Elementary students throughout Turlock emptied their pockets Friday to help the Salvation Army raise money and awareness with the nonprofit’s first ever Spare Change Challenge.
“We were thinking of different ways to promote bell ringing because last year we weren’t getting volunteers,” said volunteer Elaine Tait. “It’s a great way to help the community and it teaches the children about the community and about need. We’re all in this together.”
Every classroom at every elementary school site in Turlock was given a little red kettle or can Monday to fill with spare change, and many students were given a parent newsletter explaining the challenge to take home on Tuesday. Tait and fellow volunteer Sandra Blair went to the school sites, one of which was Brown Elementary School, Friday to pick up donations.
“Students came today with bags of coins and they were excited to have the kettles in their classroom because they were able to connect them with the bell ringing,” said Brown Elementary Principal Nicole Avila.
Tait said that since it is the challenge’s first year, the Salvation Army did not have a specific monetary goal, but she said that if every student brought just one quarter Friday, the nonprofit would have received $2,500. However, the biggest benefit of Friday’s Spare Change Challenge was the increased awareness about the Salvation Army’s bell-ringing efforts.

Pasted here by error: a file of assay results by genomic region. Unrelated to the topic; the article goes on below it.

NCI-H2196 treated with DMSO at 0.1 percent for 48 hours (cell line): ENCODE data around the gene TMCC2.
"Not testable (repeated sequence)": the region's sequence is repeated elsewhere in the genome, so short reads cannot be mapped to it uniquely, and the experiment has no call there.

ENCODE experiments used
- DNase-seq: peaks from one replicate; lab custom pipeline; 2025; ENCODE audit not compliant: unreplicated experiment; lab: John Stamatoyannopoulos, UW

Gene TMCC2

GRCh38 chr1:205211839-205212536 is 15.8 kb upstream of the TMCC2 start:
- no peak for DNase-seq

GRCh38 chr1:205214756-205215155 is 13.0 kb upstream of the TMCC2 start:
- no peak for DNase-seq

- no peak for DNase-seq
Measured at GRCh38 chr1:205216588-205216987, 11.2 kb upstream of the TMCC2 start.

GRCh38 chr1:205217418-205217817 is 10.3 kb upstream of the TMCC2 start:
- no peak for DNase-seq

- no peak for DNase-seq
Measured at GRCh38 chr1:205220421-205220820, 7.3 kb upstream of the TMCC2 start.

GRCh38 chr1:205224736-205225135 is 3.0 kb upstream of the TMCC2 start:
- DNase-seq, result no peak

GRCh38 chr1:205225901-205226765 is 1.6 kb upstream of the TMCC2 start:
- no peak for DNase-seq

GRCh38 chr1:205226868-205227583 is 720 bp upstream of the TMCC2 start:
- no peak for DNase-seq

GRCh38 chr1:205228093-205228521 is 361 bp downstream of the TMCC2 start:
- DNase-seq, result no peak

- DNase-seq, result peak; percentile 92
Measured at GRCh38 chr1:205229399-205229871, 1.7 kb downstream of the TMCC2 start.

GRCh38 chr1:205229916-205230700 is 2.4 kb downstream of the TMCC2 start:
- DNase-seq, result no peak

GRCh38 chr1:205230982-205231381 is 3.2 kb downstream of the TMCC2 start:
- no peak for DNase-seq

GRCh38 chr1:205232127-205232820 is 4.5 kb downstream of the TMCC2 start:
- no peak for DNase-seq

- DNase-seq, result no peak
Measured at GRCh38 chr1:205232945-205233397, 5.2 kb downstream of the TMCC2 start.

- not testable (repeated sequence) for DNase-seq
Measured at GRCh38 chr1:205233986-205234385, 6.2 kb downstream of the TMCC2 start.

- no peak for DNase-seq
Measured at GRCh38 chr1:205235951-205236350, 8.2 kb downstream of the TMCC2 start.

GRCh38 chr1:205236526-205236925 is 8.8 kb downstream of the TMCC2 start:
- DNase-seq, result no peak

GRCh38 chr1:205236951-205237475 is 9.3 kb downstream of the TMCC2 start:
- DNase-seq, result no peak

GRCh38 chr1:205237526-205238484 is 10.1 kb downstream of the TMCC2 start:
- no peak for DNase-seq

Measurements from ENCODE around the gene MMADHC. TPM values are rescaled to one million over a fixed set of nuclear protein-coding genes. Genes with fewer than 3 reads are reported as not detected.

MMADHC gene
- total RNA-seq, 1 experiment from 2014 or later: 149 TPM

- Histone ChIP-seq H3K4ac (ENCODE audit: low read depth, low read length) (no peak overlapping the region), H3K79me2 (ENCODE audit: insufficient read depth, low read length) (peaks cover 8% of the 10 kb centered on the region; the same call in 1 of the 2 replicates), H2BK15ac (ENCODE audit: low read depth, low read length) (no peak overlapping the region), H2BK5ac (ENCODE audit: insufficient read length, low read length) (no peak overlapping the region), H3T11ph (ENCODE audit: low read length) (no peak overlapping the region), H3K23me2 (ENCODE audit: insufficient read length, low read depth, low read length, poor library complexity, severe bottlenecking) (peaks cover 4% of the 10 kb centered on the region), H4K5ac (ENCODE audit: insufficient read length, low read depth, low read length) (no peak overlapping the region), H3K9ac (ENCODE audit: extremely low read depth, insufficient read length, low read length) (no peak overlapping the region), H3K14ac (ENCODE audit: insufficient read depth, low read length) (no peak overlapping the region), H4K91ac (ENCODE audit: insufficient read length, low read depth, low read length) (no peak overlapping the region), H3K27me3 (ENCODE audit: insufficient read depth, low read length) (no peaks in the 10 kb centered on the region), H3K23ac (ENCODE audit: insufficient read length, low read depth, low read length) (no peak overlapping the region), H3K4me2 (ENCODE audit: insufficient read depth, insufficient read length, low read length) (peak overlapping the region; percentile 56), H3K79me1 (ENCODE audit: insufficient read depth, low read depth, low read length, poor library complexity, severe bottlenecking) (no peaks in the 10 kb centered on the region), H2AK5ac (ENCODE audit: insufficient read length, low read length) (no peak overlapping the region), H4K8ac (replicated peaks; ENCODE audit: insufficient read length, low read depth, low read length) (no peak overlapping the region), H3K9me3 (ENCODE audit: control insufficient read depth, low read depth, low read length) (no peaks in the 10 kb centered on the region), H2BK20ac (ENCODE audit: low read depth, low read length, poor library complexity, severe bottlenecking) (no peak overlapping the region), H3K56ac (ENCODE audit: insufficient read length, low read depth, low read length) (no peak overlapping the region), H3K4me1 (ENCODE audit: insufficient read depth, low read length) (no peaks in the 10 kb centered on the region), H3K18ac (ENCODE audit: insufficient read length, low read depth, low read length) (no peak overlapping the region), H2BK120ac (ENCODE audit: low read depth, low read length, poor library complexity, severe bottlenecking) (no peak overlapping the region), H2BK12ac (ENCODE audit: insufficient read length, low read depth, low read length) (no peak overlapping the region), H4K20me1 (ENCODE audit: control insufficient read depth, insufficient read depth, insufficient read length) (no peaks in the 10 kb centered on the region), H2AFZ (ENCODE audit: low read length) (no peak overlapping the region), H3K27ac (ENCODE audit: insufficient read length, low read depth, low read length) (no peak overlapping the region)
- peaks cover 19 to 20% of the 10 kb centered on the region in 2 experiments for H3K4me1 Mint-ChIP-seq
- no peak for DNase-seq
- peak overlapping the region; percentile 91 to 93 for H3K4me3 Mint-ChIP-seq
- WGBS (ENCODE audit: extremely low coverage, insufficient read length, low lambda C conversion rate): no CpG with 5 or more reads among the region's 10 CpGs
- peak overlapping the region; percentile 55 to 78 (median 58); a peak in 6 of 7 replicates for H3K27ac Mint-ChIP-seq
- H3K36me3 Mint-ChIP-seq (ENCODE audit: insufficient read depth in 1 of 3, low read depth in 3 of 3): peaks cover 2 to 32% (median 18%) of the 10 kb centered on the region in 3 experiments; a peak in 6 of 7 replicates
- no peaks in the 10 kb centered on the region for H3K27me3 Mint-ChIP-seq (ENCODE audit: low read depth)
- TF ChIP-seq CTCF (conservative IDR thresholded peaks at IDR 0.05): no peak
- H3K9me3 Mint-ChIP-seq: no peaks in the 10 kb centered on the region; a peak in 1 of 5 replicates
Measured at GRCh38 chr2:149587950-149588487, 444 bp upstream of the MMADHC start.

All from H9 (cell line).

“We have seen an increase from last year, probably about 50 to 60 percent more volunteers,” said Tait. “We want to put people back in the community.”
Tait and Blair will count all the spare change this weekend, with hopes to reveal which elementary school class raised the most money on Monday or Tuesday. The winning class will get a pizza party.
Blair also attended the Turlock Unified School District Board of Trustees meeting on Tuesday to challenge trustees to sign up to ring bells on Dec. 3, which the Salvation Army dedicated as “Educator Day.” On this day, the nonprofit is inviting all principals, staff members and teachers to sign up for bell-ringing sessions.
“As an educator I know how important it is to give back to our community and how important it is for our community to see how our schools are doing,” said Blair. “We want to see you out there ringing a bell even if it’s just for a half hour or for an hour. We would just like to have the community see you out in the community helping the community out.”